(Yet underpays them for all the effort.)

Workers of Assembly Apparel (not its real name) say the company gave out Duromine Phentermine-not ordinarily prescribed by doctors-to workers to keep them awake during once a week overnight work dating back to September 2002. Aside from the drug, the company also provides workers with Extra Joss, an energy drink.

Union president Lara (not her real name) says that only those who suffer from high blood pressure are exempted from taking the drug.

The Filipino company located in Rizal, makes JC Penney, Sears Roebuck, and Little Beetty baby dresses, which are exported to Canada and the U.S. The firm employs 420 workers (330 women).

Pharmacists say Duromine-intake not only increases adrenaline but also produces an increase in heart rate and blood pressure. It also causes dry mouth, insomnia and constipation.

Raquel (not her real name), who has worked in the company for five years, says that after taking Duromine for long, “Gising ka pero wala kang lakas. Kahit gusto mo nang matulog, hindi ka makakatulog,” (You’re awake but you don’t have energy. You won’t be able to sleep even if you wanted to.) Pharmacists say that the user might be immune to the drug already and has acquired extreme case of insomnia from the drug intake.

Phentermine, the generic name for Duromine, is also an anorexic agent and is prescribed for obese people. Research proves that it has no therapeutic use and obese people use it as a last resort for losing weight.

Phentermine belongs to the family of amphetamine and metamphetamine (found in shabu). Amphetamine is a CNS (Central Nervous System) stimulant, which has the same effects as Duromine but causes euphoria.

Although Phentermine has low liability for dependence, it can still be addictive.

A TUCP verifier, looking at the company’s compliance with core labor standards, shares that a 40-year-old female sewer already buys Duromine even if she’s not working overnight. “Kahit hindi siya nag-oovernight, gumagamit siya ng Duromine at least 2-3 times a week dahil mahina siya kumain pag nag-Duromine at hinahanap-hanap na niya ‘yung gamot.” (Even if she’s not working overnight, she still buys and takes Duromine 2-3 times a week because she loses appetite for food whenever she takes it. She craves the drug already.) The verifier added that the sewer even connived with a doctor just to get a prescription for the doctor. The drug costs P28 per capsule.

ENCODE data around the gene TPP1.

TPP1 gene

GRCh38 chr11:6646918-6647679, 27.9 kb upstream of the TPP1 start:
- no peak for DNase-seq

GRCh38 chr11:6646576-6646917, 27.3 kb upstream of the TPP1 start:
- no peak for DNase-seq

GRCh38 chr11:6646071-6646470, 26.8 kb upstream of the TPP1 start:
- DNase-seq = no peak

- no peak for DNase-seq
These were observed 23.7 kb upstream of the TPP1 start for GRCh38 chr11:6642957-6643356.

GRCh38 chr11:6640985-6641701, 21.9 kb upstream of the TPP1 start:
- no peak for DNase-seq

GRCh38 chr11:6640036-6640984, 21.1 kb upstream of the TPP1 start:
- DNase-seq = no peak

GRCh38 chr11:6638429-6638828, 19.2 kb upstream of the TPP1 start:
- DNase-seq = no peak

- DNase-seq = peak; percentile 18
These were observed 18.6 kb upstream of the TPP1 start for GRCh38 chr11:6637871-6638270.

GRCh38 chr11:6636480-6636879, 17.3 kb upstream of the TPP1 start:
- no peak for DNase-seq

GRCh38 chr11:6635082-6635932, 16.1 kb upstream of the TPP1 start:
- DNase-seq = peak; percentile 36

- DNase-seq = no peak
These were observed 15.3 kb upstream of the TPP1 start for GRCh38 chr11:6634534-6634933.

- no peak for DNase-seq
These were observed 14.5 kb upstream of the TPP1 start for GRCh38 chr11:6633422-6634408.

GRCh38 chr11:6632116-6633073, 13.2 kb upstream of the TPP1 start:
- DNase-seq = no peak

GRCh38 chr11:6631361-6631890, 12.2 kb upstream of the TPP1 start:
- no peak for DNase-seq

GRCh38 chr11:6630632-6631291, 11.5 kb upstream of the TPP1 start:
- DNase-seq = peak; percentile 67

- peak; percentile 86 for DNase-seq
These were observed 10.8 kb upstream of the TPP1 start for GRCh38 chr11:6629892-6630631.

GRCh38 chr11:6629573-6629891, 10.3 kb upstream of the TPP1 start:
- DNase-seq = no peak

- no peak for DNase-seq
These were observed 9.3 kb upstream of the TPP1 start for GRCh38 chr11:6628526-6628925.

Forced overtime normally takes seven hours a day, six days a week in the firm.

“Kailangang makatapos ka ng quota, kung hindi, hindi ka makakauwi, ” says Gemma, a four-year sewer in the company. (You have to meet the quota. Otherwise, you won’t be allowed to go home.) Workers are issued with dreaded memos or suspension if they do not work overtime.

The irony: workers receive Php 100 to Php 180 a day, depending on the workers’ position. The minimum wage in the region is Php 237.

Workers are not allowed to take leaves or to go home when ill. “Kailangan yata mamatay ka muna sa loob bago ka payagang umuwi ‘pag may sakit,” Gemma added. (You would think one has to die before he would be allowed to go home.)

The company has been the subject of other complaints.

Supervisors and line leaders’ salaries have been dunned Social Security System (SSS) contributions, but when they verified with SSS, they were informed that the management remitted less than one year’s contributions. Regular workers’ contributions were stopped at their request; they found out the company never remitted their contributions.

“Management does not accept any excuse for absences,” Lara said in the vernacular. Workers are required to complete 96 working hours in two weeks. Otherwise, overtime hours are deducted to complete the 96-hour requirement. Overtime work is not fully paid.

Raquel filed a complaint for non-payment of overtime last October 9, 2002 with the National Labor Relations Commission (NLRC). She was not allowed to return to work after the management received the notice of complaint from the NLRC.

Raquel also related that, in June 2002, after employees rendered overtime work, a company security guard threw tear gas at workers who were streaming home. Raquel says, “Sabik na umuwi ‘yung mga tao nun, tapos nagalit ‘yung guard, nagmumumura. Tapos binato ng tear gas ‘yung mga tao.” (Workers were excited to go home. The guard got mad, cussed at the workers. He threw tear gas at them.)

Use of toilets also poses a problem for workers since there is inadequate water supply at night. They are allowed to use the rest room only once in four continuous working hours. They are required to sign an attendance sheet and are reprimanded when they use the toilet more than once. Worse, they are not given morning and afternoon breaks, which could have been used for toilet processes.

There is no functional safety committee; the company does not provide safety equipment — in violation of national regulations.

Two weeks before buyers’ inspections, the company “improves” pay slips (indicates overtime hours and correct deductions), provides gas masks, hires a nurse and doctor, and places medicine, which are often expired, inside medicine cabinets. During the inspection by Sears Roebuck last October 28, 2002, management told workers what to say to inspectors during the interview.

Despite these problems, workers don’t think of resigning. “Magtitiis na lang kami kaysa mawalan ng trabaho.” (We’ll just endure, rather than lose our jobs.) Union organizing prospers.

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